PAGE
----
On August 24, federal judge William Moore denied Troy Davis’ petition for a new trial.
Moore was ordered by the U.S. Supreme Court to hold a hearing on Troy’s claim of innocence in the murder that sent him to death row. In June, Troy and his lawyers presented convincing evidence of that innocence at the two-day hearing in Savannah, Ga. Yet Judge Moore was unmoved by the testimony ruled and against Troy’s petition.
Troy was convicted largely on the basis of eyewitness testimony–no DNA connected him to the crime. During the hearing in June, most of the same witnesses from the original trial came forward to say that they were mistaken in originally identifying Troy. Other witnesses said that another man, Sylvester Coles, committed the crime.
But Moore rejected the testimony, claiming that the testimony of the seven witnesses who recanted was “too general to provide anything more than smoke and mirrors,” and the witnesses who say they heard Coles admit to the murder weren’t “credible.”
Troy’s sister Martina Correia, who has been spearheading the fight for her brother, points out that there is a double standard about what is “credible.” The recanted testimony and the testimony against Coles is considered not credible now, but when many of these same witnesses testified against Troy years ago, their stories were considered credible. Why then? Why not now?
Many people who attended the hearing had the complete opposite reaction to Judge Moore. Lawrence Hayes, a former death row prisoner and board member of the CEDP, reports:
Representing the Campaign to End the Death Penalty, on June Tuesday, June 22nd, 2010, I traveled to Savannah, Ga., to attend the Troy Davis Innocence Hearing. My original expectation was on the day of the hearing I would hear several witnesses take the witness stand, recant their testimony and, that process over, await the decision of the hearing judge. But the truth is, what I witnessed on the day of the hearing was simply extraordinary. The combined testimony of the defense witnesses removed any shadow of doubt that Troy Anthony Davis is innocent of the crime for which he stands convicted and, at the very least, is entitled to a new trial.
“When I was first approached by the police, I told them I could barely recognize the shooter,” Atwan Williams, said on the stand. “I was scared and nervous.” Atwan also signed a statement alleging Troy’s guilt. The problem is Atwan can’t read. He couldn’t even read the typed statement he signed 20 years ago when the defense counsel handed it to him at the hearing.
“When the police arrived, I told them I could barely recognize the shooter,” said Williams. “I was scared, nervous, I was just trying to take off.” Asked if he had read back the deposition he gave to police, Williams replied: “No sir, I can’t read.”
Then there was the testimony of Jeffrey Sapp, who stated that when he was questioned, he had several angry Savannah police officers surrounding him. As for his original testimony against Troy, he stated, “I was saying the same thing they told me to say.”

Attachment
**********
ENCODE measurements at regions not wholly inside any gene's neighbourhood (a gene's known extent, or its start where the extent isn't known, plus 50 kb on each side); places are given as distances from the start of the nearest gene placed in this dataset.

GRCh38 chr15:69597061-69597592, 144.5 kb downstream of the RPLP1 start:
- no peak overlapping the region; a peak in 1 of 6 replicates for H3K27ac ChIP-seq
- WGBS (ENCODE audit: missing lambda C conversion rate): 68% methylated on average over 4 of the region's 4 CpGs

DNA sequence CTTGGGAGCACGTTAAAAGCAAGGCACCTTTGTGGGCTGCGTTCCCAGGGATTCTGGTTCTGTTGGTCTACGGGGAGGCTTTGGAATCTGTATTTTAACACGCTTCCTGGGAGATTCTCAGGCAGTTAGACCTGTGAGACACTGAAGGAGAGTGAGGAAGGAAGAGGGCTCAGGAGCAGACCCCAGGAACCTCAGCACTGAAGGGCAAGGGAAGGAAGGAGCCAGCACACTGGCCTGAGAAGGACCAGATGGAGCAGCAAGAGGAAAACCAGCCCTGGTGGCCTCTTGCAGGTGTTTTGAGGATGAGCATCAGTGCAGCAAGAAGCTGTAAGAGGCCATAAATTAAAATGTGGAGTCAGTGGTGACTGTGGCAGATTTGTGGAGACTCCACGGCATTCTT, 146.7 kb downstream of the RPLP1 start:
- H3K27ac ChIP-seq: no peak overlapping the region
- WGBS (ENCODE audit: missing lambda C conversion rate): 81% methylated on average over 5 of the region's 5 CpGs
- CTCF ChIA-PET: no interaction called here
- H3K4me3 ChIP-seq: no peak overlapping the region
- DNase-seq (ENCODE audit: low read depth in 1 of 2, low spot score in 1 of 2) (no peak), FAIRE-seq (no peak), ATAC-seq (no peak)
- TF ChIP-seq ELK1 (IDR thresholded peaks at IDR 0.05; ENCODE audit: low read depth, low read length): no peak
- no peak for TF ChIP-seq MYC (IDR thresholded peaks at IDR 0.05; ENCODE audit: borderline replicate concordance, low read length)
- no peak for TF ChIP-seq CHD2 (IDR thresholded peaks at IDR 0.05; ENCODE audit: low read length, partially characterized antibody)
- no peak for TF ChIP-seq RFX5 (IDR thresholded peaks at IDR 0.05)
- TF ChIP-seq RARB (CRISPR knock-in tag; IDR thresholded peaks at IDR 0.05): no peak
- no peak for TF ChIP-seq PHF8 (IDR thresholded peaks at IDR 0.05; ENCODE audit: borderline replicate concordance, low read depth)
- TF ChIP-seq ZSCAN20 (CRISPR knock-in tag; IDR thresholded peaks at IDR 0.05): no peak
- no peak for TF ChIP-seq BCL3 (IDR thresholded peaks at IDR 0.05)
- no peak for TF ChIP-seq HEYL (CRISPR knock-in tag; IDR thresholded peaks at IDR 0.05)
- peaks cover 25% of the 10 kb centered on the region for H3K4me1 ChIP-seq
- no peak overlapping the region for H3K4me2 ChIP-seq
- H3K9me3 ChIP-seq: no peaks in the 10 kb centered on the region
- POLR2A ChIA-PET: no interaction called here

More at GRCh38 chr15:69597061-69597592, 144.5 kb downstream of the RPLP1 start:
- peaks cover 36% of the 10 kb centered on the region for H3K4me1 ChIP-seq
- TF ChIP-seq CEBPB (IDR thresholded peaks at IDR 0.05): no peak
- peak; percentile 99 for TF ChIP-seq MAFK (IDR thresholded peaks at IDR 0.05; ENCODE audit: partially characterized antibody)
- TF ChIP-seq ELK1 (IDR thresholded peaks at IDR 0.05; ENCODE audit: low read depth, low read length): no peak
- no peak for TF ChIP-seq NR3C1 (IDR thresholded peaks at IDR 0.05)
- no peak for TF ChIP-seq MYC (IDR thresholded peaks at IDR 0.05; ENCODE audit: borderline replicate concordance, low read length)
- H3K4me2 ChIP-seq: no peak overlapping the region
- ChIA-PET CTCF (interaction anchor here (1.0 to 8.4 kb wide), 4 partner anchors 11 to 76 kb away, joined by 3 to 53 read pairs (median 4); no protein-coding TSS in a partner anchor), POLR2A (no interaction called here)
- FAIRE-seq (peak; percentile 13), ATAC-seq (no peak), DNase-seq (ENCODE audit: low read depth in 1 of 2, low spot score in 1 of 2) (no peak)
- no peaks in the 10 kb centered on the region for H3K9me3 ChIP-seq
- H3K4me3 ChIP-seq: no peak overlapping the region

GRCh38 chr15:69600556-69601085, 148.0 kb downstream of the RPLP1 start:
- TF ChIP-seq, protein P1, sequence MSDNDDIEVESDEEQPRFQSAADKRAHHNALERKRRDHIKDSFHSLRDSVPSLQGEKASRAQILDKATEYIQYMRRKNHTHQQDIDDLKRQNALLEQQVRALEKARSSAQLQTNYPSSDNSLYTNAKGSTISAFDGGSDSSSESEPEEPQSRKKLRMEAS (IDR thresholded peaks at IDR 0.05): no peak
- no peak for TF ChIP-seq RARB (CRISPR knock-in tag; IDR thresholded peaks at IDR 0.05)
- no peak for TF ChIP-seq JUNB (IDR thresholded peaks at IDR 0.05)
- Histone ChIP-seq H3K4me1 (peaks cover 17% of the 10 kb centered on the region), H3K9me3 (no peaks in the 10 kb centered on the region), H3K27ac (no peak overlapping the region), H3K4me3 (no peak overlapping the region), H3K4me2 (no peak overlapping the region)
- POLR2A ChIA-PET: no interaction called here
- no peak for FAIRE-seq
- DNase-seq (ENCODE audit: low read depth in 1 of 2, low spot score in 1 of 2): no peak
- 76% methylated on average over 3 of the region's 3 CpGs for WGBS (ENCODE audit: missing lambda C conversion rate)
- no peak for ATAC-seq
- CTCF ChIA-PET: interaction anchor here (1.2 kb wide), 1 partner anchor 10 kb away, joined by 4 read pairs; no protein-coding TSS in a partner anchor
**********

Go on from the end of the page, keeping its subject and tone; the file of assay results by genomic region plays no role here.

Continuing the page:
Kevin McQueen told the court he had been given a lighter sentence in return for simply making up the details of a confession he claimed Davis had given him. “I was mad at him,” he said.
All the recantation witnesses’ testimonies were direct, clear, unshakable and, most important, believable. For me, it was the character and presentation of these witnesses that made the credibility of the next line of witnesses plausible. These witnesses provided eyewitness and circumstantial evidence that points to another man (Sylvester “Red” Coles) as the likely killer of the police officer–the crime for which Troy Davis has been sitting on Georgia’s death row for the past 20 years.
The fact that these recantations aren’t seen as persuasive is mind-boggling. The people who recanted their testimony could face perjury charges and possible jail time for coming forward. But they came forward nonetheless because they wanted to tell the truth. Why was this not given any weight?
It seems that Southern-style justice is alive and well in Georgia. A Black man might be sitting in the White House, but that doesn’t mean a black man will be treated fairly in our court system–and this ruling is proof of it.
TAKE ACTION FOR TROY
But this fight is not over. Troy’s lawyers are busy working on his legal strategy; social justice activists need to come together and raise our voices about this outrage. Troy is in serious danger of receiving a new execution date.
The New York chapter has leafletings about Troy scheduled for this weekend:
SATURDAY, AUGUST 28–11 AM-1 PM
125th Street & Frederick Douglass Blvd., Harlem
SUNDAY, AUGUST 29
Downtown Brooklyn, time/place TBD
Other chapters should think of similar activities in the coming days.
We will keep folks posted as more develops. Please send in short announcements and reports of any activities you are organizing around Troy.
Here is the CEDP fact sheet on Troy Davis.